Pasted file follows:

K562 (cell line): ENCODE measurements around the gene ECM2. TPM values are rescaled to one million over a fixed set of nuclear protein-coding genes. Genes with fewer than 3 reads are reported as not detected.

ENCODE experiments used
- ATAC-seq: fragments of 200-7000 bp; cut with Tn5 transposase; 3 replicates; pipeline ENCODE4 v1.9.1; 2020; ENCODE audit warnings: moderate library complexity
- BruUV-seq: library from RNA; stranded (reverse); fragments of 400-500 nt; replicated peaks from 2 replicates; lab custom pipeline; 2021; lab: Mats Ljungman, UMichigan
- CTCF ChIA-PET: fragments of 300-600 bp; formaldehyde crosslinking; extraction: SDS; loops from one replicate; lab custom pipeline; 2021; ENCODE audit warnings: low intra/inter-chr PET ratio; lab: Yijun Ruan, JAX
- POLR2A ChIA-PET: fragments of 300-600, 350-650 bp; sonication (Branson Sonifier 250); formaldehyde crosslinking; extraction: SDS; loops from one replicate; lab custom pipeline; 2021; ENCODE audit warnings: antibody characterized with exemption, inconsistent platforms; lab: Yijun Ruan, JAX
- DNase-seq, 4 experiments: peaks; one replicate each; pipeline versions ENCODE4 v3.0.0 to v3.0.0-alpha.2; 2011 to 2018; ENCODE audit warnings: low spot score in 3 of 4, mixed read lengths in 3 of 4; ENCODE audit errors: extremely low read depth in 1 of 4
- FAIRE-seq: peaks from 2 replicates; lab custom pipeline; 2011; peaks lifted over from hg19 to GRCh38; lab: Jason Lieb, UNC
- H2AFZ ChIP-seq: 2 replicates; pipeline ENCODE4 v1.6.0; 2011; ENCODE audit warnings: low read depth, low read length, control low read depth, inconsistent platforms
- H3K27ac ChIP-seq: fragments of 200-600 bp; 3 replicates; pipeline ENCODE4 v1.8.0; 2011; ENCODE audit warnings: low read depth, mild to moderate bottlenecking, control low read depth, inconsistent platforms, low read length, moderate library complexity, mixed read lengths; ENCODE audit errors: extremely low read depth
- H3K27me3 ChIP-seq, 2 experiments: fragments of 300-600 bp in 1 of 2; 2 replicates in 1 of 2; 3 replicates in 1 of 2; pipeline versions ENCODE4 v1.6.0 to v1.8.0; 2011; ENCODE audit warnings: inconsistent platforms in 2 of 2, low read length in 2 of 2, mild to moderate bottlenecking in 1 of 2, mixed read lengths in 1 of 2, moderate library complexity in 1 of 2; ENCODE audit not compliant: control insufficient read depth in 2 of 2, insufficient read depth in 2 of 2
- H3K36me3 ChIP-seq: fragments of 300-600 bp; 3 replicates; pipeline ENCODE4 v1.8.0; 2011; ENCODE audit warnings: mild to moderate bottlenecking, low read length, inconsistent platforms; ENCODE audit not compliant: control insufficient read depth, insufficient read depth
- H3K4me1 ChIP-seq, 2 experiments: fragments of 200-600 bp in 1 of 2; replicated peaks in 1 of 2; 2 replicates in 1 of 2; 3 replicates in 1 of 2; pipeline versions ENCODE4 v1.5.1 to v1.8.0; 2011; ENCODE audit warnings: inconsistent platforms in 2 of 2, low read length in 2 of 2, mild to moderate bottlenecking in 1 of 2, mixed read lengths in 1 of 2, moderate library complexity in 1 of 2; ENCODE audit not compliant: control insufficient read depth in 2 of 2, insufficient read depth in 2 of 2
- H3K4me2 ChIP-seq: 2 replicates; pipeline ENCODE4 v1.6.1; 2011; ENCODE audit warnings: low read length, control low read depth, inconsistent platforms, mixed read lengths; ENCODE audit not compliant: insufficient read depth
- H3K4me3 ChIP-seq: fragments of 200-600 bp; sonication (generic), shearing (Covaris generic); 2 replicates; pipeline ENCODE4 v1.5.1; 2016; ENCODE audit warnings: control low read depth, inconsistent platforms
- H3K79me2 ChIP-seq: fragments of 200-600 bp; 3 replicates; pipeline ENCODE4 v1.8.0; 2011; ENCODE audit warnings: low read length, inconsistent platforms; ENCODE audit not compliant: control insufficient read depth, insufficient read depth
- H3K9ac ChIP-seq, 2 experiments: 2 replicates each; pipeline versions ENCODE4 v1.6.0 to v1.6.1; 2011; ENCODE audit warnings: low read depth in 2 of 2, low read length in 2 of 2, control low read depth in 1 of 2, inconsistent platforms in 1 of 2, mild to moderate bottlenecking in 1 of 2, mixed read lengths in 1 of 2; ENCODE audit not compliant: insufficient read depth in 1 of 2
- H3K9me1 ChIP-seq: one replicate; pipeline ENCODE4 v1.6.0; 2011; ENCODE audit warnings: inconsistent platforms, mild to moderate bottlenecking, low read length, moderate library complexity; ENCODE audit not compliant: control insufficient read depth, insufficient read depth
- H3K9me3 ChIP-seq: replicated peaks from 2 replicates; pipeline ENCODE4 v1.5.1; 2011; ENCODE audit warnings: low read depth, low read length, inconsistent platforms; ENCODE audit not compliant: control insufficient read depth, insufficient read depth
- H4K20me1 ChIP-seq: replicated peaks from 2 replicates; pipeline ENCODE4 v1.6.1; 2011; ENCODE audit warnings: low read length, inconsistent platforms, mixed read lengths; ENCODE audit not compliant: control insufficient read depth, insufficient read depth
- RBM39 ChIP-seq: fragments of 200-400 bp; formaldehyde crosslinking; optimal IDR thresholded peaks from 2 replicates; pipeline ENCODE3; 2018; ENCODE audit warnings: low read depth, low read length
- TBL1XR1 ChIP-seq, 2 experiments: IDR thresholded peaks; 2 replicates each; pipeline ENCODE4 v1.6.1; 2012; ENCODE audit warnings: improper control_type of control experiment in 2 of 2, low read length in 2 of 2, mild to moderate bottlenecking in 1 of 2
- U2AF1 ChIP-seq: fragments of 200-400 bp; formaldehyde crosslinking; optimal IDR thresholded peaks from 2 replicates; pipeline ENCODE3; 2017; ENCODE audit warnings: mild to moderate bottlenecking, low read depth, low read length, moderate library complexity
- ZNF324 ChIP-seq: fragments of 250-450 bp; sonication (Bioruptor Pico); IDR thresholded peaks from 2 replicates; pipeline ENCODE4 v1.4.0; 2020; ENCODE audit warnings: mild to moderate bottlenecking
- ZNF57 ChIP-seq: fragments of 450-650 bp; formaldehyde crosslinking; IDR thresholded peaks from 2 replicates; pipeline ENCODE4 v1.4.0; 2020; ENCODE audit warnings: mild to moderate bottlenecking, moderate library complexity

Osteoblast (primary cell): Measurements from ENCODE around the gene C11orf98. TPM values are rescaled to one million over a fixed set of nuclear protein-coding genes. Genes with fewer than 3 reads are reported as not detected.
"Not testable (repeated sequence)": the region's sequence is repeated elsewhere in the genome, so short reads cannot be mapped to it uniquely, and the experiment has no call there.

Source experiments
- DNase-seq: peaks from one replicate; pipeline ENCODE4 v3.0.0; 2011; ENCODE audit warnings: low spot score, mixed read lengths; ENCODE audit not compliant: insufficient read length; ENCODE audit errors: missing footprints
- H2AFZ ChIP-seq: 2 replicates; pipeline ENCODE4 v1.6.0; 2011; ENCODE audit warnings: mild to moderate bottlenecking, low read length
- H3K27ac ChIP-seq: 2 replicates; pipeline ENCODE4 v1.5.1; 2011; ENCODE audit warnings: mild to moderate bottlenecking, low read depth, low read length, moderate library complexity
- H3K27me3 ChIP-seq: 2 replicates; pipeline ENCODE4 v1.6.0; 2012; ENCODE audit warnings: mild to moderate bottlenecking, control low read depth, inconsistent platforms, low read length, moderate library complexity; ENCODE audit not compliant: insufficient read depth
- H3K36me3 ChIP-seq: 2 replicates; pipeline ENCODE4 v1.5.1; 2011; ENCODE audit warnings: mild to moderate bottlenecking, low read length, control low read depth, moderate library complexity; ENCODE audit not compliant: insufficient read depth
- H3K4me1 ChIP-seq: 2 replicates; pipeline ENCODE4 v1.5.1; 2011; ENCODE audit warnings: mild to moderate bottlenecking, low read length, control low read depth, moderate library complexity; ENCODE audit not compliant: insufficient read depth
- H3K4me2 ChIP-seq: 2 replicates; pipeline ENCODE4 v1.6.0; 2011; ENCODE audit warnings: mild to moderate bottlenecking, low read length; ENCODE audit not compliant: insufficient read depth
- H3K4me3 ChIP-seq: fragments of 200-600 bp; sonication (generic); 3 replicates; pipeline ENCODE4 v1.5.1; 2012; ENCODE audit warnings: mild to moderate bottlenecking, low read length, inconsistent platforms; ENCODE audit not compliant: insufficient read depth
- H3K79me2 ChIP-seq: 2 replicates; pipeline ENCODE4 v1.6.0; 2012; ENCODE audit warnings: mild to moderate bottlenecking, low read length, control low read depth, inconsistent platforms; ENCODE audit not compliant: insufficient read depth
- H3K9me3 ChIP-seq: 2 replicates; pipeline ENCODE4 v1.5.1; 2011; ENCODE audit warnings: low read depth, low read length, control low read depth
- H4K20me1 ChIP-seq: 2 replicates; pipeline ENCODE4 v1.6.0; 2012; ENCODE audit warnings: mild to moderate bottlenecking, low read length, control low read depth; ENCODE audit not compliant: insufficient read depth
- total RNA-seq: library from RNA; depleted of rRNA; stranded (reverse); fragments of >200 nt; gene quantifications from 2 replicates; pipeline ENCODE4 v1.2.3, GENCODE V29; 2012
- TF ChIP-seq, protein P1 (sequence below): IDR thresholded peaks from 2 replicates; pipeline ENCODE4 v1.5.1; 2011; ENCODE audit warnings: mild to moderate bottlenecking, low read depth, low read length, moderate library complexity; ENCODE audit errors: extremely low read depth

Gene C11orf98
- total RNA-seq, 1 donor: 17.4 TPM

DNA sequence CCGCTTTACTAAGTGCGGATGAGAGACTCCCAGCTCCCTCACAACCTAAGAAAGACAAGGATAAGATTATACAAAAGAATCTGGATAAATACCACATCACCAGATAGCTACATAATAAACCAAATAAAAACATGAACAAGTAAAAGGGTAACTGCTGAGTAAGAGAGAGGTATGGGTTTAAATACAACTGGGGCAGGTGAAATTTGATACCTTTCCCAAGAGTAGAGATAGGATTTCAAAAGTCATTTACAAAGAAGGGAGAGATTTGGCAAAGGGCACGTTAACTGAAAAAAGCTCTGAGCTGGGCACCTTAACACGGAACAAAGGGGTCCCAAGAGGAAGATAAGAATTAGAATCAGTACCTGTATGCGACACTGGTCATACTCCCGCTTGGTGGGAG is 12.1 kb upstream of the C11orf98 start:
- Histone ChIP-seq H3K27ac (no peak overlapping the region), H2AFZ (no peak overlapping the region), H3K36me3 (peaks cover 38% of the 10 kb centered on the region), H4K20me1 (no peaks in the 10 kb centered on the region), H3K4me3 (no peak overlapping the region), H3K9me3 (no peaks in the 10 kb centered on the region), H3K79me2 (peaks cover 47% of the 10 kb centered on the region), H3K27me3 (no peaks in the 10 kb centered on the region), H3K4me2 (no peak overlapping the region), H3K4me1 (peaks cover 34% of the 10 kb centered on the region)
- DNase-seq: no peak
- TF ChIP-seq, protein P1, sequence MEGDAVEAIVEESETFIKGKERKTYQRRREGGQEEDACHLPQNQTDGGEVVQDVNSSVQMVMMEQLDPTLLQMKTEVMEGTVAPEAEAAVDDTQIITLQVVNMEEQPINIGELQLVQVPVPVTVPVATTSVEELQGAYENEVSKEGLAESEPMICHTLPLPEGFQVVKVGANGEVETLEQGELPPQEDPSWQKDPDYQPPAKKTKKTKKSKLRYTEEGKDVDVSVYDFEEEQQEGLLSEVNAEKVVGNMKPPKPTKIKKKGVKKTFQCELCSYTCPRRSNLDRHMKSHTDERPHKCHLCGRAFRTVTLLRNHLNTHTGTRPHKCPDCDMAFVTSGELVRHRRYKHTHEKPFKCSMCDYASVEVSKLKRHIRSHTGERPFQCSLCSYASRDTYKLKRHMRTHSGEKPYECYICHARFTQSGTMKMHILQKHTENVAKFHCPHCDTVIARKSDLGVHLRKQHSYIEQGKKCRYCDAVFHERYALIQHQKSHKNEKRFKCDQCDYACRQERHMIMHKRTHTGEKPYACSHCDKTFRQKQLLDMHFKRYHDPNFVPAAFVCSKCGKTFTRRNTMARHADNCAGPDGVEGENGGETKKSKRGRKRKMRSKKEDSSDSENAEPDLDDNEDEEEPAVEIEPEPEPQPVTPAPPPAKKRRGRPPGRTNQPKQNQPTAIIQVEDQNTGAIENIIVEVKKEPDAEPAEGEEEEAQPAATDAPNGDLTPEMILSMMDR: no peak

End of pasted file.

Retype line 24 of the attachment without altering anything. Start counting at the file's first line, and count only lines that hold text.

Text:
- ZNF324 ChIP-seq: fragments of 250-450 bp; sonication (Bioruptor Pico); IDR thresholded peaks from 2 replicates; pipeline ENCODE4 v1.4.0; 2020; ENCODE audit warnings: mild to moderate bottlenecking